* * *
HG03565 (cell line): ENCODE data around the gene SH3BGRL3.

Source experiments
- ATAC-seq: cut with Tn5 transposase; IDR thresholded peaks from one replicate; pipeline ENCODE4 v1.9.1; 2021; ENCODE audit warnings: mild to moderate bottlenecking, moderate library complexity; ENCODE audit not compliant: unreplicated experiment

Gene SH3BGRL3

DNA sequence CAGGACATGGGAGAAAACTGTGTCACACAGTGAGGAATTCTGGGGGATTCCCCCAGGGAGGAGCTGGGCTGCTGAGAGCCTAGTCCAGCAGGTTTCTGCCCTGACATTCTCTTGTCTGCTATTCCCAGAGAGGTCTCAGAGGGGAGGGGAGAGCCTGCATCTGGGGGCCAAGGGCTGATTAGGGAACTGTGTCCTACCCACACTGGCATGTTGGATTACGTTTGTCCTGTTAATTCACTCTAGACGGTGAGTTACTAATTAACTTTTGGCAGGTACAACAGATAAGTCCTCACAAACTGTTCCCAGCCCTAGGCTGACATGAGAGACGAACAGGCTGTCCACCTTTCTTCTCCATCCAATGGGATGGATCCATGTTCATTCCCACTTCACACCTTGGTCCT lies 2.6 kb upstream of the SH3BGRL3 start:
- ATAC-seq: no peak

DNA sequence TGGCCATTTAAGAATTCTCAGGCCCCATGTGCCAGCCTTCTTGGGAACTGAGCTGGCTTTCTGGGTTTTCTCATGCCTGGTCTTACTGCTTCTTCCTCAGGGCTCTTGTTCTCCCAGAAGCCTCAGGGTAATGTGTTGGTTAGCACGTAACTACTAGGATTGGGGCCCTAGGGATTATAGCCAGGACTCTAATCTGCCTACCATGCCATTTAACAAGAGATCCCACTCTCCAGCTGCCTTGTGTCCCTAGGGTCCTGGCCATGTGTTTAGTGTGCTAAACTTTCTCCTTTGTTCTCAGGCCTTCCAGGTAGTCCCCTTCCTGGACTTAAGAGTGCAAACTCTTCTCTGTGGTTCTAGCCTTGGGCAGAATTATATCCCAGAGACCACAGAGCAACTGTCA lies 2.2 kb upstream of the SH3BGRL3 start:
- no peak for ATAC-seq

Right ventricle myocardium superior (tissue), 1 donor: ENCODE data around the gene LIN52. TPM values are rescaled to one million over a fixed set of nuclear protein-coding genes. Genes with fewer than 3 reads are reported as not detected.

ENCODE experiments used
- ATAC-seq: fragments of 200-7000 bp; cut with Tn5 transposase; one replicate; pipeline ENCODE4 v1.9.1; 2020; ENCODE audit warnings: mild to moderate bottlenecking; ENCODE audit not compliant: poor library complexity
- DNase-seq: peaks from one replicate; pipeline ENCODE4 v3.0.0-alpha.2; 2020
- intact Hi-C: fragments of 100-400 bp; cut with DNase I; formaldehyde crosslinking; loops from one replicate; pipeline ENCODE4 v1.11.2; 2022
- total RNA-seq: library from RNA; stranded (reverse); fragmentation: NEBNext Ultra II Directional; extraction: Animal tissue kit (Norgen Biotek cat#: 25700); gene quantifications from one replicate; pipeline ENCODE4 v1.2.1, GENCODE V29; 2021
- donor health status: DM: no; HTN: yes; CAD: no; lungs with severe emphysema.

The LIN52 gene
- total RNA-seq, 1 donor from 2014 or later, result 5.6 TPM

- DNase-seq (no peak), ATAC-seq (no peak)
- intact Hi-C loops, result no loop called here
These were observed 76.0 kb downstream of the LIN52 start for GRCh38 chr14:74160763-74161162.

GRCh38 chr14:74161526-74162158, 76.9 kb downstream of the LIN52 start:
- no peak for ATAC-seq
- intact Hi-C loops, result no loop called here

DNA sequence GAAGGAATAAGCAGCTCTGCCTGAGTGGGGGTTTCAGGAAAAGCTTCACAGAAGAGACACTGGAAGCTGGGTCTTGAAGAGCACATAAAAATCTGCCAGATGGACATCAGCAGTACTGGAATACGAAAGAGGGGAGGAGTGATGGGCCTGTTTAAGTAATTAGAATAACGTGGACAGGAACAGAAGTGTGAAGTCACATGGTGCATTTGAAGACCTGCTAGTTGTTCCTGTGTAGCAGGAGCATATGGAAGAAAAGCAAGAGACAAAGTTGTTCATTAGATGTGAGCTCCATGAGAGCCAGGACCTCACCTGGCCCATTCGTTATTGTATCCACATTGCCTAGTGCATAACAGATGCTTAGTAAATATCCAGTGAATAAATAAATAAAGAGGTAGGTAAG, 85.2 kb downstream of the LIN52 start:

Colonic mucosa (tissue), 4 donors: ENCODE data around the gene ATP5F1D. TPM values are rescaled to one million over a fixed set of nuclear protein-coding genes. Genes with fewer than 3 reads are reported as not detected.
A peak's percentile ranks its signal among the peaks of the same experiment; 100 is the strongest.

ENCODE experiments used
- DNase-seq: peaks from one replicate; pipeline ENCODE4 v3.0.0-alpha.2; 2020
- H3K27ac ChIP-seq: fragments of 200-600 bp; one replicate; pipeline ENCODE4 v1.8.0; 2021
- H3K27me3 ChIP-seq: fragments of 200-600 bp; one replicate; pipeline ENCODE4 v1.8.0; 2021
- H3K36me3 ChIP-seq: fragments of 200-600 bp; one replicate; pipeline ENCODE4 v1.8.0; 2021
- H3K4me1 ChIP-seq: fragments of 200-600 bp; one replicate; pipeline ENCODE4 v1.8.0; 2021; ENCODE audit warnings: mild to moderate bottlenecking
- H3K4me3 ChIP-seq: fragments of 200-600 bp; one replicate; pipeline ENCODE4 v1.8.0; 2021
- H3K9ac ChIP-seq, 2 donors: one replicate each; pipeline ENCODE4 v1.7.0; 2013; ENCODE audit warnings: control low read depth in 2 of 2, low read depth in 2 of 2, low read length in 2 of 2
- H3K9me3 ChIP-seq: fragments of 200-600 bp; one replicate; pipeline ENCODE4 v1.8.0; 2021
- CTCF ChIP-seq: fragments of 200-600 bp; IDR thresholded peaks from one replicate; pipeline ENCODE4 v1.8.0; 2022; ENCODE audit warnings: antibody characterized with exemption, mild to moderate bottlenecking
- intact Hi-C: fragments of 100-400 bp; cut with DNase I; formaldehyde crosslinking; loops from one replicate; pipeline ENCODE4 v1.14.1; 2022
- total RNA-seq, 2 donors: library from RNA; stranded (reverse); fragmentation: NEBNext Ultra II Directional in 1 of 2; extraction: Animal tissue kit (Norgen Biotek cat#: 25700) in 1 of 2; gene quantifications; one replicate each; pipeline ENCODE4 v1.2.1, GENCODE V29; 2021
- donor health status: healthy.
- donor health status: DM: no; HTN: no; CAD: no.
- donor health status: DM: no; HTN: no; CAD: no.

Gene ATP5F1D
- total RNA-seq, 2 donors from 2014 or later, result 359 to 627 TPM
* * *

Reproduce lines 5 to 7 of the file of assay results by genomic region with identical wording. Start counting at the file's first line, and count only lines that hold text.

DNA sequence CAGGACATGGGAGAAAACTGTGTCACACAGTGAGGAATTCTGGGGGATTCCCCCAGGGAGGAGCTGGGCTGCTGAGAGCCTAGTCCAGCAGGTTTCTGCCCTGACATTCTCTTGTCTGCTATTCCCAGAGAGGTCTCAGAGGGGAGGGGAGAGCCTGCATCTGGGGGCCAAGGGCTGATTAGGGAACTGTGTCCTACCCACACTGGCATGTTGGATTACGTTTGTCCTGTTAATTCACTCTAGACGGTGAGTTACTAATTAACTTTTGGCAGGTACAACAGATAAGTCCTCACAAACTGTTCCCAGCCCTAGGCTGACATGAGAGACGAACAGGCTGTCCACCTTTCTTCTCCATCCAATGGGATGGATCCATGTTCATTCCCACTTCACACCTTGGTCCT lies 2.6 kb upstream of the SH3BGRL3 start:
- ATAC-seq: no peak

DNA sequence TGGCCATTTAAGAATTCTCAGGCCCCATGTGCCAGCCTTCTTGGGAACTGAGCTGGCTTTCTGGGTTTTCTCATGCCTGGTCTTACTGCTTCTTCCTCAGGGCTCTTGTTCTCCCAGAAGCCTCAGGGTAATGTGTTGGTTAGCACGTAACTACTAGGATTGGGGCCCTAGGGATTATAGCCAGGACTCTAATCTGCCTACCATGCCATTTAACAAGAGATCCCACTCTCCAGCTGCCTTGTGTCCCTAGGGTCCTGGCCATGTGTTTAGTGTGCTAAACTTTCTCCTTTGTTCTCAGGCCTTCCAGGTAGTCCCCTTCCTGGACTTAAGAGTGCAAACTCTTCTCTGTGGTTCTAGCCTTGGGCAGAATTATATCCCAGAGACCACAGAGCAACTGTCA lies 2.2 kb upstream of the SH3BGRL3 start: